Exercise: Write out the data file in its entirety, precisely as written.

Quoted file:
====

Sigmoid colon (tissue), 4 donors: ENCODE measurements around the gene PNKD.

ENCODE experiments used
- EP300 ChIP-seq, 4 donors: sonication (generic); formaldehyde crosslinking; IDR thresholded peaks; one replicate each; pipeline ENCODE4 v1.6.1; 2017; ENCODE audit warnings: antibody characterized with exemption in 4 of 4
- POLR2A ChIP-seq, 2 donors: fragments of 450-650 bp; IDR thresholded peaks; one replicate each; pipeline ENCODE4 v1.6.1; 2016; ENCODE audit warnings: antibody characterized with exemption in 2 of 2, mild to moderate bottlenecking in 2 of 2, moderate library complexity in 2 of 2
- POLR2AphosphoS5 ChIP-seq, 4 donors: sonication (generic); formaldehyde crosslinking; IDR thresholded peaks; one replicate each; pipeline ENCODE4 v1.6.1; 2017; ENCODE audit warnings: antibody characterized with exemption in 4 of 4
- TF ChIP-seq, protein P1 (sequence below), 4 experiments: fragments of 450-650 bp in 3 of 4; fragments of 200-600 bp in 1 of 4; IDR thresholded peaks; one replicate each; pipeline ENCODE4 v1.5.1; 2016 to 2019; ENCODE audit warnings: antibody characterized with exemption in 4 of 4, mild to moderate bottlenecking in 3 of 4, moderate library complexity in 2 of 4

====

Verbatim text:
Sigmoid colon (tissue), 4 donors: ENCODE measurements around the gene PNKD.

ENCODE experiments used
- EP300 ChIP-seq, 4 donors: sonication (generic); formaldehyde crosslinking; IDR thresholded peaks; one replicate each; pipeline ENCODE4 v1.6.1; 2017; ENCODE audit warnings: antibody characterized with exemption in 4 of 4
- POLR2A ChIP-seq, 2 donors: fragments of 450-650 bp; IDR thresholded peaks; one replicate each; pipeline ENCODE4 v1.6.1; 2016; ENCODE audit warnings: antibody characterized with exemption in 2 of 2, mild to moderate bottlenecking in 2 of 2, moderate library complexity in 2 of 2
- POLR2AphosphoS5 ChIP-seq, 4 donors: sonication (generic); formaldehyde crosslinking; IDR thresholded peaks; one replicate each; pipeline ENCODE4 v1.6.1; 2017; ENCODE audit warnings: antibody characterized with exemption in 4 of 4
- TF ChIP-seq, protein P1 (sequence below), 4 experiments: fragments of 450-650 bp in 3 of 4; fragments of 200-600 bp in 1 of 4; IDR thresholded peaks; one replicate each; pipeline ENCODE4 v1.5.1; 2016 to 2019; ENCODE audit warnings: antibody characterized with exemption in 4 of 4, mild to moderate bottlenecking in 3 of 4, moderate library complexity in 2 of 4